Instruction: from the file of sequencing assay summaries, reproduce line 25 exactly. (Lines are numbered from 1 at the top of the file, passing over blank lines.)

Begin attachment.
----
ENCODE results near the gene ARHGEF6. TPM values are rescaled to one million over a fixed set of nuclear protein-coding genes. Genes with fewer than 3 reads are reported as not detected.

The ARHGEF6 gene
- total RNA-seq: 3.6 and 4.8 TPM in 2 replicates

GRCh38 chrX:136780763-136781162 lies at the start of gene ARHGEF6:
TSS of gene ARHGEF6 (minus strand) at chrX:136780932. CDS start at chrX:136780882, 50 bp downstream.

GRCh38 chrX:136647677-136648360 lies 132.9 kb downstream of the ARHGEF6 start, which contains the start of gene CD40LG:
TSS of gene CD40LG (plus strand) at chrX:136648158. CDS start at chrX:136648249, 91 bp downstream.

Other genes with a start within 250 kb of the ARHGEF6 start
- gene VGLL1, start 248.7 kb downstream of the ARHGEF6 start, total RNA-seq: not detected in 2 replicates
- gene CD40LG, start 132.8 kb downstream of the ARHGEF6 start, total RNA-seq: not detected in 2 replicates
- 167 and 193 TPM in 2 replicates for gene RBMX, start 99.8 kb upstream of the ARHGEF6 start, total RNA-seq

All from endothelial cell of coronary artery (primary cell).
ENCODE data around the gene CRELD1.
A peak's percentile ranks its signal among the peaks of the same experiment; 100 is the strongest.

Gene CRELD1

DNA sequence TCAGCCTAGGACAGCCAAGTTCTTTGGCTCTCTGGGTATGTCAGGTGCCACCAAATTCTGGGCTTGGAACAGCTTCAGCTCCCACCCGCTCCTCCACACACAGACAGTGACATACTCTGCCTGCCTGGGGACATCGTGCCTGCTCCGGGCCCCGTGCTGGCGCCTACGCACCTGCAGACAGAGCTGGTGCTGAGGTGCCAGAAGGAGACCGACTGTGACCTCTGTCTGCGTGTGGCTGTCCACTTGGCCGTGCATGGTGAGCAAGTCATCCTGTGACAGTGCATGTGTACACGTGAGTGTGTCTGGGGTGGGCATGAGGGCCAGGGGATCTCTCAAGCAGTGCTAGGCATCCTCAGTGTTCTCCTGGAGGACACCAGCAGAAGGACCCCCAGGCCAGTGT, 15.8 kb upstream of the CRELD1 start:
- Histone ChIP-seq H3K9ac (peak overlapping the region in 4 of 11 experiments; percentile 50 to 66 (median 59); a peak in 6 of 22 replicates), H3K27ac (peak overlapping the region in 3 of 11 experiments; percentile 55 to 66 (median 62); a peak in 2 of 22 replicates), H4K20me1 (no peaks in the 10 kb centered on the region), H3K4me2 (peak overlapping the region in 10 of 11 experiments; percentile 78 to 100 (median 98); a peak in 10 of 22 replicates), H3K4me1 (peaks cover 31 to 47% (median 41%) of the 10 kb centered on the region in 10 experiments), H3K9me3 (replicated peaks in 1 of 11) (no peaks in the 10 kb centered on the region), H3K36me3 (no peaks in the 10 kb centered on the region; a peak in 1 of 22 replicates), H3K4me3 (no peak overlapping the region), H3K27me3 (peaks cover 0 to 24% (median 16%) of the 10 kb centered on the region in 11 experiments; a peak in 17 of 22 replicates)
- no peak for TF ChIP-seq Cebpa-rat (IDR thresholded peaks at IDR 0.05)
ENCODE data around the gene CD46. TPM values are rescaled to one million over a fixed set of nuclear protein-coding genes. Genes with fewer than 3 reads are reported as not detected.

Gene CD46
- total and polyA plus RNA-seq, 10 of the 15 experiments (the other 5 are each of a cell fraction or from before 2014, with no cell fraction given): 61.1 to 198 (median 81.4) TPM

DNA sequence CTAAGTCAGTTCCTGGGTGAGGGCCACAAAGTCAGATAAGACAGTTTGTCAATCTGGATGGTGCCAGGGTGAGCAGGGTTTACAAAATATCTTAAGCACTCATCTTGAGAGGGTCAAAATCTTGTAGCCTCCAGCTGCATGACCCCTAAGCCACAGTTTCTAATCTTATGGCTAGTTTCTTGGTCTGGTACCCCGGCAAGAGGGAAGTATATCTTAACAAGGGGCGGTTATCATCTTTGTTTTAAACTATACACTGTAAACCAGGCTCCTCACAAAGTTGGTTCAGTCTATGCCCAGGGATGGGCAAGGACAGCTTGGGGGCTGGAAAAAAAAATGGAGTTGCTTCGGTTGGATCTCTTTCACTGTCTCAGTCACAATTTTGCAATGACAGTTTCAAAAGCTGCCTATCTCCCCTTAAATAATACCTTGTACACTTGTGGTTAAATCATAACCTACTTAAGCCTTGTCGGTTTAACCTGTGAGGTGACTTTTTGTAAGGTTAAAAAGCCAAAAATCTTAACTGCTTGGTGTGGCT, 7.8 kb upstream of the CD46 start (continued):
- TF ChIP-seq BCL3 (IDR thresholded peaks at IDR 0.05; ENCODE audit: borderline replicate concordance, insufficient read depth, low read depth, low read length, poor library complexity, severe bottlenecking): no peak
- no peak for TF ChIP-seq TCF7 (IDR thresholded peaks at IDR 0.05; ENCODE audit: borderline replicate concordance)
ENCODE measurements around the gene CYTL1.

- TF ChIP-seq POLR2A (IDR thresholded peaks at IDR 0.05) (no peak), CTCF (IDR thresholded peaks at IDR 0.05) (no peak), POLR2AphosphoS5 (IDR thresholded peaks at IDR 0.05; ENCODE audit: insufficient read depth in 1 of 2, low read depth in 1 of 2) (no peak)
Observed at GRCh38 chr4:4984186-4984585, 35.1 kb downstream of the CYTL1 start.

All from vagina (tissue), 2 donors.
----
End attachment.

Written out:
ENCODE measurements around the gene CYTL1.